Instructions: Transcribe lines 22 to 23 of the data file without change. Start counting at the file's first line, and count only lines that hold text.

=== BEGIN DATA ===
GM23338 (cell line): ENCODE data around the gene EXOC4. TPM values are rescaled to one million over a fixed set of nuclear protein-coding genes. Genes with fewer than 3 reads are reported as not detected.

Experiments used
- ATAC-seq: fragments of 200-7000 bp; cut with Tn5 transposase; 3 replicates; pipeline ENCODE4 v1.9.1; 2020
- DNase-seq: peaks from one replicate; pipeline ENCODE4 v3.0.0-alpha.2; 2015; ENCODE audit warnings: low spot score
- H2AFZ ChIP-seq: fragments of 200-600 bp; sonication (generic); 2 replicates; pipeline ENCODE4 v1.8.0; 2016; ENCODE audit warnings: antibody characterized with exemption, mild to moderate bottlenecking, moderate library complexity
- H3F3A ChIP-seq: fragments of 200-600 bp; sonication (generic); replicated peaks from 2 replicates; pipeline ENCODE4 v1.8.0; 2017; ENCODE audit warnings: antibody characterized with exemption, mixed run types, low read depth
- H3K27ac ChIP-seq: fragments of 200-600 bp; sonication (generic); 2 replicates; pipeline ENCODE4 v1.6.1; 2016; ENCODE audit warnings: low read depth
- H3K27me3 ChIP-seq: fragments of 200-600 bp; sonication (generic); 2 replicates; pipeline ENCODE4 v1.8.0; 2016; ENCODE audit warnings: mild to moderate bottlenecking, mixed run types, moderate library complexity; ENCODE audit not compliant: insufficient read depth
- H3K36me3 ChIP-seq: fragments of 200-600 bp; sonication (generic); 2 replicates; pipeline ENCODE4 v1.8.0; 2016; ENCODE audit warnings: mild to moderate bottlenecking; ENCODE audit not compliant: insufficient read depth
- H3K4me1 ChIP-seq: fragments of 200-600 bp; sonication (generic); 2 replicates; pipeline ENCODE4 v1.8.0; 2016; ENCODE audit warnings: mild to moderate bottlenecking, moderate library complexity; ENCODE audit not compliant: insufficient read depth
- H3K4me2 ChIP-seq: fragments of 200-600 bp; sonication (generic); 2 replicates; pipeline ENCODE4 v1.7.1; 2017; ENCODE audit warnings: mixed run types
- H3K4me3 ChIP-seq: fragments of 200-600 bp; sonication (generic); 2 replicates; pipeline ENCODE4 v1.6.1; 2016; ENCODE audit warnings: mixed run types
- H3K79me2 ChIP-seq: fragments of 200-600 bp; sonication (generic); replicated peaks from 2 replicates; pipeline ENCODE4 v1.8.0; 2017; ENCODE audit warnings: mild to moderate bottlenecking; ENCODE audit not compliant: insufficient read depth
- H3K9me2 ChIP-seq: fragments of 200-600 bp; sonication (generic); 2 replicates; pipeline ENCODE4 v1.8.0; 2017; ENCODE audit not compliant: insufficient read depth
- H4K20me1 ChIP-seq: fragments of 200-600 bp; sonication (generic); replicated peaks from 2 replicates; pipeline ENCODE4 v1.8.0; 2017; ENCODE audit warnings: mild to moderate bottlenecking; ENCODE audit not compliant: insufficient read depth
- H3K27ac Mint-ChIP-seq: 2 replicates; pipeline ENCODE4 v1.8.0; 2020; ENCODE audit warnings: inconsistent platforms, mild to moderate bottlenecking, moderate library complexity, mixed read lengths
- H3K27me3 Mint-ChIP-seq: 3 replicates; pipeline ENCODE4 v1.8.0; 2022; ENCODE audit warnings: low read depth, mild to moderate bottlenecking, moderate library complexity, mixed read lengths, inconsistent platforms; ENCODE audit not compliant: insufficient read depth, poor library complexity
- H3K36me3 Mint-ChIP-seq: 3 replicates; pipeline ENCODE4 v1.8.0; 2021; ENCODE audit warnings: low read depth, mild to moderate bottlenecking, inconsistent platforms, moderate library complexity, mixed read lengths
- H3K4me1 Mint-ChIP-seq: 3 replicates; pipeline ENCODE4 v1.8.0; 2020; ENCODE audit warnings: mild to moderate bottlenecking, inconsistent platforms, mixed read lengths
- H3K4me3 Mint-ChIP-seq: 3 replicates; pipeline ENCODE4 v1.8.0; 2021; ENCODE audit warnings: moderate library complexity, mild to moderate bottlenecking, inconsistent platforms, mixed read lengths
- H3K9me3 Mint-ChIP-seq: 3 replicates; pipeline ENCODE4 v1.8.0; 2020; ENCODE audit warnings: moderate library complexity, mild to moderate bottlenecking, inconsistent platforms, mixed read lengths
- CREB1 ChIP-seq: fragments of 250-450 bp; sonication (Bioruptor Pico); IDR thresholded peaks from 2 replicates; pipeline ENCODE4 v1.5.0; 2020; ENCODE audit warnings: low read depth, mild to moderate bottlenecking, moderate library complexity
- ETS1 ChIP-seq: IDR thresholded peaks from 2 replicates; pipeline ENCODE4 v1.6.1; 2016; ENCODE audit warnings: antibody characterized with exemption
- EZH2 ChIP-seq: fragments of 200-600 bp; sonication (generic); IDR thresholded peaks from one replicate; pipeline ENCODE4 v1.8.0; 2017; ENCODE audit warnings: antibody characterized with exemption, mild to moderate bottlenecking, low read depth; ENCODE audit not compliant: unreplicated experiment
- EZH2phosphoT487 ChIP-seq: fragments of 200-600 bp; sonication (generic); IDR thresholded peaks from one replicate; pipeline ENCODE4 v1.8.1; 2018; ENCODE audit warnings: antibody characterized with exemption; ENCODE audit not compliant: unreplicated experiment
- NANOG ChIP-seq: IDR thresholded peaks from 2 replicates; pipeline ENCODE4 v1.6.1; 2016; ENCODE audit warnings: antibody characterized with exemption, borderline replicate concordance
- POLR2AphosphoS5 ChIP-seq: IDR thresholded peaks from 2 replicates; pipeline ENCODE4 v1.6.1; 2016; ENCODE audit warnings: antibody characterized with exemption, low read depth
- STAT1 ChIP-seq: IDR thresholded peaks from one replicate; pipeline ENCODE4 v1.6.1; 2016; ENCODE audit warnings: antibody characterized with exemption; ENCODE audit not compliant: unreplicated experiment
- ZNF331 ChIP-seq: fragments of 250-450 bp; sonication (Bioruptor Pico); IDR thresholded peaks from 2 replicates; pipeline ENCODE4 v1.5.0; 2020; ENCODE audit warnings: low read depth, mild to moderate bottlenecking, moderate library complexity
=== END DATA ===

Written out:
- CREB1 ChIP-seq: fragments of 250-450 bp; sonication (Bioruptor Pico); IDR thresholded peaks from 2 replicates; pipeline ENCODE4 v1.5.0; 2020; ENCODE audit warnings: low read depth, mild to moderate bottlenecking, moderate library complexity
- ETS1 ChIP-seq: IDR thresholded peaks from 2 replicates; pipeline ENCODE4 v1.6.1; 2016; ENCODE audit warnings: antibody characterized with exemption